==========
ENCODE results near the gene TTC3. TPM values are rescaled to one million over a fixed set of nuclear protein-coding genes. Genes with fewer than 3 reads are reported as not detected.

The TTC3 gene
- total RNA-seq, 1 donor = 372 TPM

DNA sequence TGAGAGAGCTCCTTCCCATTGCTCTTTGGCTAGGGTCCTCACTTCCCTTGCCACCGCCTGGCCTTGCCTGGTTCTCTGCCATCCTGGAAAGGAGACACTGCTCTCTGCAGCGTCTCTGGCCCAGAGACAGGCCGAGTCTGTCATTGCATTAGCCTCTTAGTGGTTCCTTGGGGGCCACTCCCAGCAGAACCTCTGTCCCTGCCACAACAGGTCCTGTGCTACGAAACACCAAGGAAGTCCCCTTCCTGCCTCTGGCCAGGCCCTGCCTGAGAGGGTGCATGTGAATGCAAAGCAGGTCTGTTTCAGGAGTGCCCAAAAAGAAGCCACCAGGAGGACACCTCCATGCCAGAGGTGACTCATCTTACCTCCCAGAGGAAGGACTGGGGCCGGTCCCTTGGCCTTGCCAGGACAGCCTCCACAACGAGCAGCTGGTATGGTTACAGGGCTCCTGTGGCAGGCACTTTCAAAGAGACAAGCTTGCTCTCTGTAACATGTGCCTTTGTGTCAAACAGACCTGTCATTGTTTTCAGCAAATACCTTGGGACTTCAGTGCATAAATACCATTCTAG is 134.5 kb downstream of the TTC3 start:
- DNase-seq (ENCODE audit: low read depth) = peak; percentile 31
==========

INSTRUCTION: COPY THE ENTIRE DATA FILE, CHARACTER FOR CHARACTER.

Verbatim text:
ENCODE results near the gene TTC3. TPM values are rescaled to one million over a fixed set of nuclear protein-coding genes. Genes with fewer than 3 reads are reported as not detected.

The TTC3 gene
- total RNA-seq, 1 donor = 372 TPM

DNA sequence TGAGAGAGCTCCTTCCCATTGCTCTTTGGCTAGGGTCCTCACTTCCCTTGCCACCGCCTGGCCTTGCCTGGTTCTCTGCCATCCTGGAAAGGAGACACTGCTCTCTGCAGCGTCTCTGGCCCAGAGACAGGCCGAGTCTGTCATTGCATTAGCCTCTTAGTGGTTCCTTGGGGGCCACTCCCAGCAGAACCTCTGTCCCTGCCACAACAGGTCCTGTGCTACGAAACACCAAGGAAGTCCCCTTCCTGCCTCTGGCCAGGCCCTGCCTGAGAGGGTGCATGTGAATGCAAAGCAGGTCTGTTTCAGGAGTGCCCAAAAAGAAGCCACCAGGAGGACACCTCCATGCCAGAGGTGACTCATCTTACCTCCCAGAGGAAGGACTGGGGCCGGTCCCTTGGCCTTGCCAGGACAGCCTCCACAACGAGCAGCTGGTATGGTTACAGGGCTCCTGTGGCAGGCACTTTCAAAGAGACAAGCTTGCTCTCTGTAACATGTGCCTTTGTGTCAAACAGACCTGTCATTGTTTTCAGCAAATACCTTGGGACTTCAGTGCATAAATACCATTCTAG is 134.5 kb downstream of the TTC3 start:
- DNase-seq (ENCODE audit: low read depth) = peak; percentile 31